Happy Endings
Written by
Rachel Jacobsen
February 2011
Written by
Rachel Jacobsen
February 2011

Have you ever wondered how for thousands of years people have been telling stories with the same meaning, and yet we still continue to be interested in them?  Like music for instance, how many songs exist about heartbreak or love?  Or the fairytale where a dark and evil person (or people) plot to ruin or take over the good person (or people), and in the end good prevails, as the valiant knight becomes king and earns the love of his life's hand in marriage.

How is it possible that these stories continue to attract us, and what does that reflect about an innate quality of the human race?  I found myself grossly attracted to the concept of story telling, more specifically stories of psychological exploration, or the philosophical journey to map the psychological terrain.  I became mesmerized by the thought that someone can put to the test the same psychological exercises as those before them and yield results that ended with a more universal world view, leaving you with an abundance of compassion for people, the world, and yourself... this was my fairytale.

It didn't take me too long before I realized that actually practicing these psychological exercises were a lot more difficult then my mentors made them out to be.  I felt like Frodo Baggins from Lord Of The Rings, I knew that only I could win this battle, no one else, which was empowering as much as it was terrifying.  The problem was that I had no idea what the battle was between, what was I supposed to be changing about myself?  All that my mentors gave me was the dangling carrot of compassion and the promise of a broader "worldview".  So down the yellow brick road, searching for compassion and wisdom, with the hope that it will unfold a wealth of knowledge.

Like a solider fighting in battle, I fought the good fight, battling situations that would turn anyone weak, but I refused to go over to the dark side, I'm Luke damn it, not Darth Vader!  I had to continue going down my path regardless of what great evil may come my way, I've followed the rabbit down the hole and I'm not stopping until I find it.  However, just like Alice in Wonderland, I had no idea what I was doing, exploring my mind, my actions, my reactions, was as foreign to me as Wonderland was to Alice.  So I too turned to those who were familiar with this new territory for guidance.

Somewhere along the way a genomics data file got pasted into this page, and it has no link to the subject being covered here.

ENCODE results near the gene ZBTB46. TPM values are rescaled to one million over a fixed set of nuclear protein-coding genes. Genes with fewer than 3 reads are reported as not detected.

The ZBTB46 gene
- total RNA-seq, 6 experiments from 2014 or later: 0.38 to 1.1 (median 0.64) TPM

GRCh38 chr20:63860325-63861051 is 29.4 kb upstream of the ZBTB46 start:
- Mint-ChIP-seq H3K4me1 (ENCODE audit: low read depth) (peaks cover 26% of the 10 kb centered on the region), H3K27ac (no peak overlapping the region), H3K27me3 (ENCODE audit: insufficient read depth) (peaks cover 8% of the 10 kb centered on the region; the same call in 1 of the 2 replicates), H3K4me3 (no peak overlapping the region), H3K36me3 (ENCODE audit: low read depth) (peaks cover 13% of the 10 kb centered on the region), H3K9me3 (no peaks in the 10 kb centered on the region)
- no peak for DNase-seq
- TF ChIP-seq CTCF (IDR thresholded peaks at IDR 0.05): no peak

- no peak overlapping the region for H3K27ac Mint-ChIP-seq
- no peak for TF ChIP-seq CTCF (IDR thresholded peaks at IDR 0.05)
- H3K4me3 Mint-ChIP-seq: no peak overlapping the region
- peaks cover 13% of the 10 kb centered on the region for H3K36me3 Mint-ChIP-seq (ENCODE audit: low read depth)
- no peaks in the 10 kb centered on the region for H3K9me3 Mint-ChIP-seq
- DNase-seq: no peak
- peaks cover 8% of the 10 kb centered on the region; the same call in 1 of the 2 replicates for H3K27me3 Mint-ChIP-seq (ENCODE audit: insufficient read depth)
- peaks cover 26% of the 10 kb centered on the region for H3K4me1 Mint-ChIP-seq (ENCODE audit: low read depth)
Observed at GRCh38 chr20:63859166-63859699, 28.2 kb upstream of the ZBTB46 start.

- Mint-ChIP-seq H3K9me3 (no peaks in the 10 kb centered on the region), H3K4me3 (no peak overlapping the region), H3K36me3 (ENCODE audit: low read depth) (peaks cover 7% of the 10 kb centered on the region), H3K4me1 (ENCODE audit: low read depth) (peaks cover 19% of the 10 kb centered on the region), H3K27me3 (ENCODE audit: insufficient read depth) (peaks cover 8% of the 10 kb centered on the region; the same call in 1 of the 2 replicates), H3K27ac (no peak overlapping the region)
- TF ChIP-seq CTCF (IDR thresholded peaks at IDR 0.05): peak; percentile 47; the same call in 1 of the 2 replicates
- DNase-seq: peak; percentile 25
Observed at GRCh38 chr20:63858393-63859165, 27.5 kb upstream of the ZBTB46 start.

I found myself trying to navigate through the advise of others, only to be left disappointed at all of my seemingly human flaws and contradictions.  It began to seem as though I could never measure up, but I couldn't let that stop me, after all I've come this far, if all these other people could do it then so could I! At this point I had become so familiar with my flaws that I decided to start comparing them to my mentors.  I found it interesting that even the people I admired the most were just as flawed as I was, they were just more mature and comfortable with it (in most cases, not all).  That's when it hit me.

The battle is between my expectation of what I think I should be and what I am.  The stories that these teachers, mentors, and leaders tell, are trying to point to one specific relationship, which is that between you and who you are... all of you!  I was so busy looking for the valiant qualities in myself that I tried to avoid any quality to the contrary, and in turn became intensely immersed in my flaws and contradictions.  Consequently I could only see my "bad" characteristics as an anchor, not accepting them as a part of who I was, or as a part of what makes me unique.

Being a new student, such as myself, it's nearly impossible to tell the difference between when I am judging something in spite of the situation verses despite it.  I just clumped it all into one big heaping bad lump, and strove to be the opposite.  Needless to say attempting to not judge any situation was impossible to do, I found myself judging this, judging that, whether the judgement was a positive one or a pessimistic one.  I tried the quite thing for a while too, not saying anything at all, which only pissed me off, because I love socializing, and found that wasn't satisfying either.  I could strive to be a more positive judge, which sometimes comes off as negative, but that's the best I could come up with.

Bottom line was that there are some qualities about me that I have no interest in getting rid of, they suit me just fine.  They may and probably will change in the future but I no longer intend to worry myself over it any more.  As long as I am doing whatever it is that I do, without hurting anybody, then fuck it!  This is just who I am, right here, right now, I am different and unique, and I am finally okay with that.  I finally met the Wizard of Oz, I know it's all bullshit, and I am ready to back to Kansas!

My conclusion is that I don't know why stories that have carried the same meaning for thousands of years continue to influence people.  I think that can only be answered on an individual basis, so I found the reason why these stories intrigued me so much, which is the best that I can do.  Perhaps that's it, perhaps the whole point is that when we are going down the individual journey these stories become a home base for us.  We can look at our situation from the eyes of our favorite characters... what would your inner Dorothy, Luke, or Alice do (Darth Vader, or Queen of Hearts)?

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